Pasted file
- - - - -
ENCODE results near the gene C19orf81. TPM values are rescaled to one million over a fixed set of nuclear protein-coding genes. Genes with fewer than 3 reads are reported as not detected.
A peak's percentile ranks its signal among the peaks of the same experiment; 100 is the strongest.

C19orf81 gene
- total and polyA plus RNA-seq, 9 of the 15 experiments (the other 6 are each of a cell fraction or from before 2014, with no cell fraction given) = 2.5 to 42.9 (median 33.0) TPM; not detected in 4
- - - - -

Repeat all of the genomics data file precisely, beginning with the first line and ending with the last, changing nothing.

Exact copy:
ENCODE results near the gene C19orf81. TPM values are rescaled to one million over a fixed set of nuclear protein-coding genes. Genes with fewer than 3 reads are reported as not detected.
A peak's percentile ranks its signal among the peaks of the same experiment; 100 is the strongest.

C19orf81 gene
- total and polyA plus RNA-seq, 9 of the 15 experiments (the other 6 are each of a cell fraction or from before 2014, with no cell fraction given) = 2.5 to 42.9 (median 33.0) TPM; not detected in 4